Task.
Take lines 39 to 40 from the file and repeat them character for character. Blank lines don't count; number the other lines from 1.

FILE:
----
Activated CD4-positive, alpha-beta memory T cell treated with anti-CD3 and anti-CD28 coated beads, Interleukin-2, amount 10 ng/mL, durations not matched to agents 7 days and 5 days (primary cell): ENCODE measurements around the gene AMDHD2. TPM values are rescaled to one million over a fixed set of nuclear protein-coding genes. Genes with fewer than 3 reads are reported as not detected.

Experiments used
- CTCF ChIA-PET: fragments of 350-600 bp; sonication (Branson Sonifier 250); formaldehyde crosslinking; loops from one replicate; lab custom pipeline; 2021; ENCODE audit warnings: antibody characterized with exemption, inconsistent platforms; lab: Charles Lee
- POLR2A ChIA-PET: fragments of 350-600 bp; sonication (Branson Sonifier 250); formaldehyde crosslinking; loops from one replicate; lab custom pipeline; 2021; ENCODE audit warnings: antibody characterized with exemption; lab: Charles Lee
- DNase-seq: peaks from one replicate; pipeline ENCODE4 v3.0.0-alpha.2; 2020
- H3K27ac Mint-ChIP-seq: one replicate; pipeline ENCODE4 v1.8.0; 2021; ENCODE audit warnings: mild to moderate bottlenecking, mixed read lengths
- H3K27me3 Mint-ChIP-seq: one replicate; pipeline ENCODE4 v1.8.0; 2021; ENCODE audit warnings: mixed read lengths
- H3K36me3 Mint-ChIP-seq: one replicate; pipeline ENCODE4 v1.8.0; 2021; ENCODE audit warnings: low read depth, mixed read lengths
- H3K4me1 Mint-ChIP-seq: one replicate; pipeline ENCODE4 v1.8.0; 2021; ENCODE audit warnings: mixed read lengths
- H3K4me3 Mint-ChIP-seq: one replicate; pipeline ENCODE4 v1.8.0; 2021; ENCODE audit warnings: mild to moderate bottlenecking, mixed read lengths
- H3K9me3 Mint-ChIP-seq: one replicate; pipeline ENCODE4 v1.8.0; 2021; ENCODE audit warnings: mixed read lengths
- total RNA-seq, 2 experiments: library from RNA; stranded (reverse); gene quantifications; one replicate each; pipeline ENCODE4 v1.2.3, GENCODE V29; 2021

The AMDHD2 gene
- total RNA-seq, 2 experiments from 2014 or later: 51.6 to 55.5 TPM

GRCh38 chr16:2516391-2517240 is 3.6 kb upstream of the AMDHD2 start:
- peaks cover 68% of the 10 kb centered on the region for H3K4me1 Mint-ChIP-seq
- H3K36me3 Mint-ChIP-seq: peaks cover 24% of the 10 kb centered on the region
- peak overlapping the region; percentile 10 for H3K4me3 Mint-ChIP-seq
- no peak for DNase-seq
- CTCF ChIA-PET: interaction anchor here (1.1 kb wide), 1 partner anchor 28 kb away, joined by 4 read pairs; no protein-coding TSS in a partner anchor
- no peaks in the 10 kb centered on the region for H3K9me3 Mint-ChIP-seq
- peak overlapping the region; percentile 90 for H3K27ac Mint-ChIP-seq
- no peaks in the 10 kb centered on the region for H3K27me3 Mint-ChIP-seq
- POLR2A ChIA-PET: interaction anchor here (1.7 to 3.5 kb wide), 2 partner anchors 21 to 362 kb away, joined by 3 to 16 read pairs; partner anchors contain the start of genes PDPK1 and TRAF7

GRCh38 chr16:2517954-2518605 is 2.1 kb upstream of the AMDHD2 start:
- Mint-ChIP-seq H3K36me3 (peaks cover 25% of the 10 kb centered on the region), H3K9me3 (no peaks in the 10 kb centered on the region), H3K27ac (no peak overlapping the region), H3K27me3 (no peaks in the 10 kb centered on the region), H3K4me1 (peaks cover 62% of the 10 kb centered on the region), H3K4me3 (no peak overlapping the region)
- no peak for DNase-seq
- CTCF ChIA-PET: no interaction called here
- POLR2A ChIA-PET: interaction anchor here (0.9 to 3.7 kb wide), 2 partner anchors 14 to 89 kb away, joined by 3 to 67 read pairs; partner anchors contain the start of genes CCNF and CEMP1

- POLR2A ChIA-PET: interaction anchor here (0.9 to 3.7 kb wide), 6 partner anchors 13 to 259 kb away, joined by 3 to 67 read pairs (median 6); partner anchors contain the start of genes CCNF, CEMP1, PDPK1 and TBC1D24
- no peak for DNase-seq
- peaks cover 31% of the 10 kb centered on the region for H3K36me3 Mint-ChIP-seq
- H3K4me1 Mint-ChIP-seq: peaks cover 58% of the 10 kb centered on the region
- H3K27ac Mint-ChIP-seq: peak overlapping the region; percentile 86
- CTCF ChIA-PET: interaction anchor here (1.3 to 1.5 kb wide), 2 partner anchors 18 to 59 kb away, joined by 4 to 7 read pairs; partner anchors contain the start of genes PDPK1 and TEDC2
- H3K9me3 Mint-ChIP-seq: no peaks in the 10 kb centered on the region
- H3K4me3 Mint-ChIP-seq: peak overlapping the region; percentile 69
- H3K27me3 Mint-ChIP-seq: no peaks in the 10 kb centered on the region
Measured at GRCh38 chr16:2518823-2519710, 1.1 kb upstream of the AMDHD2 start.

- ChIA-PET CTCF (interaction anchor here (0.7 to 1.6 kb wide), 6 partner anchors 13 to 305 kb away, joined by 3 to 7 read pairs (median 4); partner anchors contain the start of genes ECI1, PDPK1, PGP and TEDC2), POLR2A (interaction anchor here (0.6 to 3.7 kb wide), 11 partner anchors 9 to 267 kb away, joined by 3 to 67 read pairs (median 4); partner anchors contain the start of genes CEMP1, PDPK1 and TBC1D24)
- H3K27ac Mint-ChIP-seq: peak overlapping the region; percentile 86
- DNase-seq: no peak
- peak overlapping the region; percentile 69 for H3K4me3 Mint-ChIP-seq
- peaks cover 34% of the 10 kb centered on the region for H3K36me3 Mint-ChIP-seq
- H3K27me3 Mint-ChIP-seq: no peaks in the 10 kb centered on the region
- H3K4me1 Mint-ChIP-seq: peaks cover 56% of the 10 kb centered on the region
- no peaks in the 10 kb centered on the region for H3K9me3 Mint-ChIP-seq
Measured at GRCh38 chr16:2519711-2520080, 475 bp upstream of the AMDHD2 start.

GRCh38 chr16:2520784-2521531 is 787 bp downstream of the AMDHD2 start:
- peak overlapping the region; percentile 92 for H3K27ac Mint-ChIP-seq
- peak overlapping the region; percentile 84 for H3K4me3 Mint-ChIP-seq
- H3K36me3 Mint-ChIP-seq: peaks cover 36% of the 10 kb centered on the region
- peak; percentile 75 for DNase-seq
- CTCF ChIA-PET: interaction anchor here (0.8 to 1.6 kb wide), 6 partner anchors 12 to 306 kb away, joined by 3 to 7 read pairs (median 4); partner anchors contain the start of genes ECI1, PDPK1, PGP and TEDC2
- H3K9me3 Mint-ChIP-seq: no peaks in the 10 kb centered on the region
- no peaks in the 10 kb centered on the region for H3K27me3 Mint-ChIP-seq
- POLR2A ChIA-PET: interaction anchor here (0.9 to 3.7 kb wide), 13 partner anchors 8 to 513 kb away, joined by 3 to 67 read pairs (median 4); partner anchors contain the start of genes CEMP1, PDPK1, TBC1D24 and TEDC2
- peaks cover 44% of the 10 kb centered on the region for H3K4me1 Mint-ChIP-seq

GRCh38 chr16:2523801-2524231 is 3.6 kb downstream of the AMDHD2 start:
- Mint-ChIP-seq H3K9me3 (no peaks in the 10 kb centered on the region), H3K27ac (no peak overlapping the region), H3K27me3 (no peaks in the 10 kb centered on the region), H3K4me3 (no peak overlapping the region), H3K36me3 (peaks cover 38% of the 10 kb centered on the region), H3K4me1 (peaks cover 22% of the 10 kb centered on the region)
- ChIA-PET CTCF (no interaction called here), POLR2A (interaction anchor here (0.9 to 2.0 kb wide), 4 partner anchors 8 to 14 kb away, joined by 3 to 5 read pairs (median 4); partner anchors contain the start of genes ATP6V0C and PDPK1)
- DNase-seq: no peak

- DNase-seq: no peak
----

Measured at GRCh38 chr16:2518823-2519710, 1.1 kb upstream of the AMDHD2 start.

- ChIA-PET CTCF (interaction anchor here (0.7 to 1.6 kb wide), 6 partner anchors 13 to 305 kb away, joined by 3 to 7 read pairs (median 4); partner anchors contain the start of genes ECI1, PDPK1, PGP and TEDC2), POLR2A (interaction anchor here (0.6 to 3.7 kb wide), 11 partner anchors 9 to 267 kb away, joined by 3 to 67 read pairs (median 4); partner anchors contain the start of genes CEMP1, PDPK1 and TBC1D24)